Having been pushed to build EVs, however, automakers in recent years have begun to make a curiously pleasant discovery: There's light at the end of that long, dark, development tunnel. And that light is the lithium-ion battery.

Lithium-ion batteries have come a long way since a decade ago, when the National Academy of Engineering estimated that they were costing OEMs more than $1,000/kWh (at $1,000/kWh, an 85 kWh battery would have cost $85,000). Today, most experts believe that the figure is under $200/kWh, and in many cases, around $150. Moreover, that’s a pack cost, including not only the lithium-ion cells, but the modules, cabling, and cooling systems, as well.

And still, the numbers appear to be dropping. For the first time since the U.S. Advanced Battery Consortium set a goal of $100/kWh more than two decades ago, some automakers believe that figure may be in sight, said Cole of the Center for Automotive Research. “There’s at least one company that’s enthusiastic about it,” he told Design News. “In fact, they believe they can go well below that number, which would give them a huge competitive advantage.” If that’s true, then automakers could finally put EV costs on a par with those of internal combustion-based vehicles, Cole added.

Even today, some OEMs are finding that they can get volume discounts from lithium suppliers if they can scale up their production. “We’re seeing that the cost of a battery is about 40% of what it was six years ago,” Mike Duhaime, head of electrification architecture and technology at Fiat Chrysler, told Design News. “We’re almost at a point where battery-electrics are on a par with plug-in hybrids in terms of cost.”

Moreover, energy density is up, which means that automakers can also squeeze more range out of a BEV. “The battery technology of five, six, eight years ago got us 100 or 150 miles of range,” Duhaime said. “Today with the new battery technologies and the new electronics, we’re seeing 300 miles.”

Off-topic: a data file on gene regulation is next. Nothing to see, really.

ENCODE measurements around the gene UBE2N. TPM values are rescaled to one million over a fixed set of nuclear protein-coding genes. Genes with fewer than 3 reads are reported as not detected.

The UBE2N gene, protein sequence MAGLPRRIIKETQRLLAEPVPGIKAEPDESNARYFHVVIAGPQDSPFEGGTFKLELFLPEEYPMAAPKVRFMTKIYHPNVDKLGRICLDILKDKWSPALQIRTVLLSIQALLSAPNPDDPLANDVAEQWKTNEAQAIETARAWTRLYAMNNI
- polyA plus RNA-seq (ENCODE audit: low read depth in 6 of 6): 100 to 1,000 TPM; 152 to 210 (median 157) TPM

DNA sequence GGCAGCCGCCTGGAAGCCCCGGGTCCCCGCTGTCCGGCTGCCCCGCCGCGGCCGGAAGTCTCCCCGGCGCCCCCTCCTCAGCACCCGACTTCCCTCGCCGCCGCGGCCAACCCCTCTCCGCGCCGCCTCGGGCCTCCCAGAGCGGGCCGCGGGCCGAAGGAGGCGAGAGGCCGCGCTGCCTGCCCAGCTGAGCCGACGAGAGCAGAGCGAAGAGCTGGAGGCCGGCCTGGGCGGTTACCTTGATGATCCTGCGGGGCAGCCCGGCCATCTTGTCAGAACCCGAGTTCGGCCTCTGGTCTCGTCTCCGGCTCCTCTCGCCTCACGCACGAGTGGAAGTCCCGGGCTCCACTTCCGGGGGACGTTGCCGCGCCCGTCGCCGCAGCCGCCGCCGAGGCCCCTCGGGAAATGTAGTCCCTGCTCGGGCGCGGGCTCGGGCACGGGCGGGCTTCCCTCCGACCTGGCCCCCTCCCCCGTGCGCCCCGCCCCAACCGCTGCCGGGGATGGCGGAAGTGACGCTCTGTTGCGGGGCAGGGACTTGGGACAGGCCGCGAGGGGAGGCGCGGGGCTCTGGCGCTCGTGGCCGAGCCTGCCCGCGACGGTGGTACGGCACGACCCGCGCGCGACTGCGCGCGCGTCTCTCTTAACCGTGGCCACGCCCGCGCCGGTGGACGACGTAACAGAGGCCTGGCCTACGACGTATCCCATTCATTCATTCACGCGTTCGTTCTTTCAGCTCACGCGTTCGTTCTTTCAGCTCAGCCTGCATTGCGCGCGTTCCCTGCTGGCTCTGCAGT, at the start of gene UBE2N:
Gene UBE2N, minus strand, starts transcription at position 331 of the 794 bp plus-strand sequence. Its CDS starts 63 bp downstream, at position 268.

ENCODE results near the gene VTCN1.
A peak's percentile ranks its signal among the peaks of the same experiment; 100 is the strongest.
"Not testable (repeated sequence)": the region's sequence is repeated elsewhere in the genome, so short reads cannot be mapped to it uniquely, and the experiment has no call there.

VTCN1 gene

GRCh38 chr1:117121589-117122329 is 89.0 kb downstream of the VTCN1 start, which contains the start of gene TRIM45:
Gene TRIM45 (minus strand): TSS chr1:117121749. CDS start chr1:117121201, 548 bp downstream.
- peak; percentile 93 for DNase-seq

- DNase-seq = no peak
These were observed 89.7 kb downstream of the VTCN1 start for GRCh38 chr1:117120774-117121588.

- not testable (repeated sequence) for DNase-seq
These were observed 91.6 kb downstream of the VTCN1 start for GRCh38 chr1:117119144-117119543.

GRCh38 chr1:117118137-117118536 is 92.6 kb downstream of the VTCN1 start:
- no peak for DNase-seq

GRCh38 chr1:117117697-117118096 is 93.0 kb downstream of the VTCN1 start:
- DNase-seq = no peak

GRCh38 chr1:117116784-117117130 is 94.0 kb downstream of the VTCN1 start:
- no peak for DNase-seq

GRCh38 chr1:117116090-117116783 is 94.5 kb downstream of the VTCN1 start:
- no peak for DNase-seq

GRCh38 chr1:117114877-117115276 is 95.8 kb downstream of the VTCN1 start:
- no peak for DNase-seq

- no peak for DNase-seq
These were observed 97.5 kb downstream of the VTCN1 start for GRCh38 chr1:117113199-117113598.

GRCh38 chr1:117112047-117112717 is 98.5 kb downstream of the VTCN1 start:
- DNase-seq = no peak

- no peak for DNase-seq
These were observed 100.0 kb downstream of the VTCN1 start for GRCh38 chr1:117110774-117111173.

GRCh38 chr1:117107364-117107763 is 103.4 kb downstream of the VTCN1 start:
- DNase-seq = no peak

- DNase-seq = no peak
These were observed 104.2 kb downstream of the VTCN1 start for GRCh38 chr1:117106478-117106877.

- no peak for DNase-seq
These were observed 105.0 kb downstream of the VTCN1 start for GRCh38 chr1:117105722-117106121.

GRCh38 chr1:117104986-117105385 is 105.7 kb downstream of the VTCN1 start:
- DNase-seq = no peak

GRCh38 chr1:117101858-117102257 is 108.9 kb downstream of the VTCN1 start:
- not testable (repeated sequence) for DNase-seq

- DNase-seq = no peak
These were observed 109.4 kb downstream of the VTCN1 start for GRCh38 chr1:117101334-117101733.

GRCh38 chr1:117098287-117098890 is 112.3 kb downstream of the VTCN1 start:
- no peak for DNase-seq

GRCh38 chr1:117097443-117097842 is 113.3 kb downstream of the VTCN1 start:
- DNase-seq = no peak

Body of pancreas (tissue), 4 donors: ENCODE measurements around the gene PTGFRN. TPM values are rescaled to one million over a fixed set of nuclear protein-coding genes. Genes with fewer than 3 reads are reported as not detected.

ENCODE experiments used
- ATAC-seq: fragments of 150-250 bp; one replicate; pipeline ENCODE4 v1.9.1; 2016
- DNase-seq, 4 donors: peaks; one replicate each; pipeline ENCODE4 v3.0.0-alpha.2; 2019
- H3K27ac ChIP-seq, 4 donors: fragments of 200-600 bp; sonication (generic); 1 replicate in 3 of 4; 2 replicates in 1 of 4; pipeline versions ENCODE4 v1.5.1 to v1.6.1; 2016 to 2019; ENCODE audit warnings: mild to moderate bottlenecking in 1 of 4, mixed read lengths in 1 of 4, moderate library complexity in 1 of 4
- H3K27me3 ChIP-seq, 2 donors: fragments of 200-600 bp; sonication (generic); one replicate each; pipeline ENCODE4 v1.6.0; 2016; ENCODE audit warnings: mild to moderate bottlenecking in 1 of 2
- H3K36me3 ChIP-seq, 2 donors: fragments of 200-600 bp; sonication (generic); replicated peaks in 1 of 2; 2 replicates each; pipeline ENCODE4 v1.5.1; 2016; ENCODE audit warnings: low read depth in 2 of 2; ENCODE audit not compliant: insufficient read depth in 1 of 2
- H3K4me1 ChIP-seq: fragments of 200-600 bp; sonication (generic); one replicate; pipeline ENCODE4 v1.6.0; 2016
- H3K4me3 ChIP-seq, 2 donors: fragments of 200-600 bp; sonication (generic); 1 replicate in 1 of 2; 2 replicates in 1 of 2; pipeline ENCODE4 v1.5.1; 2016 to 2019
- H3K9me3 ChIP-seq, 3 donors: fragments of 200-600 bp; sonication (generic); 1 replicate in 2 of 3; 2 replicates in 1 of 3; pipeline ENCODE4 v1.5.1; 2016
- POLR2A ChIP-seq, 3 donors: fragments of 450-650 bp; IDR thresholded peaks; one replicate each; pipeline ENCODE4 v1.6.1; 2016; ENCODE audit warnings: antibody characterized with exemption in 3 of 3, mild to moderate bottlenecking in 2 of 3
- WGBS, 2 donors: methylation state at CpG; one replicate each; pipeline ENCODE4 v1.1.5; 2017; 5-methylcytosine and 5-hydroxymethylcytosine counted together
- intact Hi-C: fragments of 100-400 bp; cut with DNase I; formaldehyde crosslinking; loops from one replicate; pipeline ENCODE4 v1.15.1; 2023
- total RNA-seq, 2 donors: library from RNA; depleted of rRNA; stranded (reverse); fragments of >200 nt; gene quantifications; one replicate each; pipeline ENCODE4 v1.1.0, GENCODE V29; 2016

A New Optimism

For some automakers, the battery improvements are translating to real optimism. Ford, for example, now believes that electric vehicles can succeed in their own right. “There’s an opportunity to be margin-positive here – to have profitability on battery-electrics,” Ted Cannis, global director of electrification for Ford Motor Co., told us.

For Ford, such thinking represents a major strategy shift. Only eight years ago, the company rolled out the Ford Focus Electric, a hatchback with a tiny 23 kWh battery and a meager 76-mile driving range. Sales were disappointing, but not unexpected. In retrospect, Cannis said, their approach was understandable, given the cost, the limited capabilities of the time, and the knowledge that they would be losing money. “Part of the thinking was, ‘it’s a compliance play,’” he said.

Now, however, that’s changed. For the as-yet-unnamed BEV that will be unveiled late this year, Ford engineers have taken a different tack. They built atop the Mustang name, added a big battery with a 300-mile range, employed a popular crossover form factor, and trotted out their chairman to let the world know that the new vehicle would “go like hell.”